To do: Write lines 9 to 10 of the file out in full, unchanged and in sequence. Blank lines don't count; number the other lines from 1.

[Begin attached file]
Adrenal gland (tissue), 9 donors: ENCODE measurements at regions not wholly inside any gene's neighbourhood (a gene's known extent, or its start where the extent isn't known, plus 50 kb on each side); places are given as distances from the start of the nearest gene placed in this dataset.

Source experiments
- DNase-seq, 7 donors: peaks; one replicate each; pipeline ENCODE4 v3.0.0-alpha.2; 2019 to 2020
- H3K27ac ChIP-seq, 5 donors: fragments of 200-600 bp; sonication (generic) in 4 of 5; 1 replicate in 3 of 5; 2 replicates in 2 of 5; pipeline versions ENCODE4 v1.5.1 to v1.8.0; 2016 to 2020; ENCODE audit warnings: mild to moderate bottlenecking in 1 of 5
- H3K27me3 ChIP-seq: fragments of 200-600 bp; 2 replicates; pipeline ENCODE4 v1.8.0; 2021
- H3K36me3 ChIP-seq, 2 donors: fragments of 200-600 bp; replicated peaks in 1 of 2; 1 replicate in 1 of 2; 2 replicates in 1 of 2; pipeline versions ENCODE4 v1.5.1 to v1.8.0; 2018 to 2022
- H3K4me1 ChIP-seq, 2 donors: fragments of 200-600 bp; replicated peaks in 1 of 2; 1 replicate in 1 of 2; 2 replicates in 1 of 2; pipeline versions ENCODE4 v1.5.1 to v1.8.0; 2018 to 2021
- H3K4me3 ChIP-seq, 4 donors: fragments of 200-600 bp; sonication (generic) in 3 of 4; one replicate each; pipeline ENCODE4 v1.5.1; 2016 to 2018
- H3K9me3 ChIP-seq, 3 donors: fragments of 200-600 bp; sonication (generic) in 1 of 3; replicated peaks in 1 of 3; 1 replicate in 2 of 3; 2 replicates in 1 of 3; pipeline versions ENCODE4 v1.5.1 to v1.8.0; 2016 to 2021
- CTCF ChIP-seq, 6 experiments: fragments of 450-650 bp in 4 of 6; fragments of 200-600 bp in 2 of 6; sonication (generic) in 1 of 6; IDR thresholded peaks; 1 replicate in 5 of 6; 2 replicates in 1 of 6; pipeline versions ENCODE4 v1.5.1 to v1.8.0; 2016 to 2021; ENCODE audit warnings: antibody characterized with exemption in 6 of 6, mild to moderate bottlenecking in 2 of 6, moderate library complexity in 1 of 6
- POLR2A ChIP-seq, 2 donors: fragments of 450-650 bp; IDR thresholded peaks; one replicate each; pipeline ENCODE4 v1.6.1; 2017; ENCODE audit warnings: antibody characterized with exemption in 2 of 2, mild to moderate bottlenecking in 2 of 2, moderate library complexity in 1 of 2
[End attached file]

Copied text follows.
- H3K9me3 ChIP-seq, 3 donors: fragments of 200-600 bp; sonication (generic) in 1 of 3; replicated peaks in 1 of 3; 1 replicate in 2 of 3; 2 replicates in 1 of 3; pipeline versions ENCODE4 v1.5.1 to v1.8.0; 2016 to 2021
- CTCF ChIP-seq, 6 experiments: fragments of 450-650 bp in 4 of 6; fragments of 200-600 bp in 2 of 6; sonication (generic) in 1 of 6; IDR thresholded peaks; 1 replicate in 5 of 6; 2 replicates in 1 of 6; pipeline versions ENCODE4 v1.5.1 to v1.8.0; 2016 to 2021; ENCODE audit warnings: antibody characterized with exemption in 6 of 6, mild to moderate bottlenecking in 2 of 6, moderate library complexity in 1 of 6